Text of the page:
Emotional Eater to Empowered Eater in 5 steps
I planned a special day with my daughter this past weekend. This is something I like to do with all 3 of my girls so that I can have some bonding time with them and share in an experience with them. When I asked my 12 year old what she wanted to do, she remembered a time we went to a unlimited chocolate buffet in Boston and asked if we could go there together.
My first reaction was:
OMG, I am so excited to do this with her. The desserts are amazing and there is always a really fun theme too.
My second thought was:
OMG, I’m totally not stressed out about this. And this is a fairly new phenomenon for me.
You see, If she had asked me in the past to do this I would have prepared for 2 weeks ahead by exercising even more than usual and basically starving myself for the same amount of time, just to give myself permission to partake in a little bit of the buffet. I’d be very judicious about what I would choose and would deny myself more than I’d allow indulgences. I’d feel scared and guilty the whole time and worry about the consequences showing up a few days later on the scale. I’d be missing out on the entire experience with my daughter and just living in my head.
I believed that even just looking at the buffet would turn me into a weight gain machine and I would avoid those situations at almost any cost. I would not be excited for it but instead would be worried and mistrusting in myself that I could handle it and not overeat or binge.
I recently learned one of the reasons why we always have room for dessert. It has to do with sensory specific satiety. As humans, our taste buds are actually quite sensitive and can saturate very quickly thereby leading us to continue eating in the false hope that our 30th bite will be as powerful, exciting and rewarding as our first. It’s just not possible. And we actually need a refractory period before we can garner flavor bombs again inside our mouths.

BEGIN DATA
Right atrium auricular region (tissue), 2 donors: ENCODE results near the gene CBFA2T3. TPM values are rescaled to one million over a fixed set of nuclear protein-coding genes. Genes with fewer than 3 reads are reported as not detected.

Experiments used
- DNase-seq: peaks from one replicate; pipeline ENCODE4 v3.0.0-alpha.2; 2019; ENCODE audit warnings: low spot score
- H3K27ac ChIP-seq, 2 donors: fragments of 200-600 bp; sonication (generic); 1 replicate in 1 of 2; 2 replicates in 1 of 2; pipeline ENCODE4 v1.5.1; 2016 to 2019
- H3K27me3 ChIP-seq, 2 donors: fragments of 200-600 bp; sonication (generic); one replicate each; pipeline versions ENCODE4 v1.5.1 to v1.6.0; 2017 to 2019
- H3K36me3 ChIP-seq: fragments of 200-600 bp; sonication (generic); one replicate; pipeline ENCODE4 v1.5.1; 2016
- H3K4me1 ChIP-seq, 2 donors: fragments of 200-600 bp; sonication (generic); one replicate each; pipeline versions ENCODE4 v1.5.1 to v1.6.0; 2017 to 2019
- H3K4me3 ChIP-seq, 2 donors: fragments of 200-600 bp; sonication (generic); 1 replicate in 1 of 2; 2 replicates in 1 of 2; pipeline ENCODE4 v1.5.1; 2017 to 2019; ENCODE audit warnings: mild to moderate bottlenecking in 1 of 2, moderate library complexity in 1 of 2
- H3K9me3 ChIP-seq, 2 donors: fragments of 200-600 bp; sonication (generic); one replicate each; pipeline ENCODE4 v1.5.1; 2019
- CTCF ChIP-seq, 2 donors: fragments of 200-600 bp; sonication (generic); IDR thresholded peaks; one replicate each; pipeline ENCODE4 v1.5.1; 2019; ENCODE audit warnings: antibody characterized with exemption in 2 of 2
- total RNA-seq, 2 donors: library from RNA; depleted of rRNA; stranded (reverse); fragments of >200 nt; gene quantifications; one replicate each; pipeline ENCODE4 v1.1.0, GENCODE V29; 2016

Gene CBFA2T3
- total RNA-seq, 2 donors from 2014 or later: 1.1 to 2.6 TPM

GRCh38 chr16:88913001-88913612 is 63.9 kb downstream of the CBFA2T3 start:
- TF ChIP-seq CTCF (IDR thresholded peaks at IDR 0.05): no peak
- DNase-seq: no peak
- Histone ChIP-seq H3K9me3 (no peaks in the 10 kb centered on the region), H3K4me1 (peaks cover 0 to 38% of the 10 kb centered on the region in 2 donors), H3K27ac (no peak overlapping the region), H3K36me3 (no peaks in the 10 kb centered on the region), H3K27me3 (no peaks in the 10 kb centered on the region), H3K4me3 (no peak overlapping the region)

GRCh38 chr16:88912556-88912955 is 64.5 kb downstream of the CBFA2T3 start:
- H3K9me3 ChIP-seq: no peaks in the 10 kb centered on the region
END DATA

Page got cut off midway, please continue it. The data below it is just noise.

One of the things that makes buffets so exciting, however, is the variety it can bring us. The only thing that can regenerate our taste buds or have them respond at all after a period of time of eating is to introduce a new flavor component to the mix: something salty, sweet, bitter, sour, hot or savory. This is one of the reasons why we always have room for dessert, even after a big meal. Our taste buds are ripe for a new, sweet flavor after a savory meal and there can be a small jolt again in our gustatory region (mouths). Alas, that too is short-lived and we will continue in vein to recapture the delight of that first 1 or two bites.
So, back to this Chocolate buffet…. Wanna see what we were facing?
But, because I’m now a relaxed and empowered eater, here’s how I managed it.
1. I honored my body and appetite by eating a macro-nutrient balanced lunch before going
2. I checked out all the offerings at the buffet before grabbing a plate so I could be clear and judicious about what I put on it so I’d make sure I’d truly enjoy it.
3. I kept an abundance mindset and did not feel food FOMO because I knew it was all available to me.
4. I ate very slowly and mindfully allowing my mouth and tongue to truly notice and savor the flavors
5. I checked in with my body and noticed when my taste buds were saturated and stopped when my body gave me the cues to stop
It was a glorious experience! I got to taste many different things and enjoyed every second of it but I also trusted myself to stop when I was sated and full and not go beyond that. I didn’t have to go beyond it because these foods are available to me any time I want. I no longer and refuse to ever place arbitrary food rules and subjective portions on myself again.
And it’s made all the difference.
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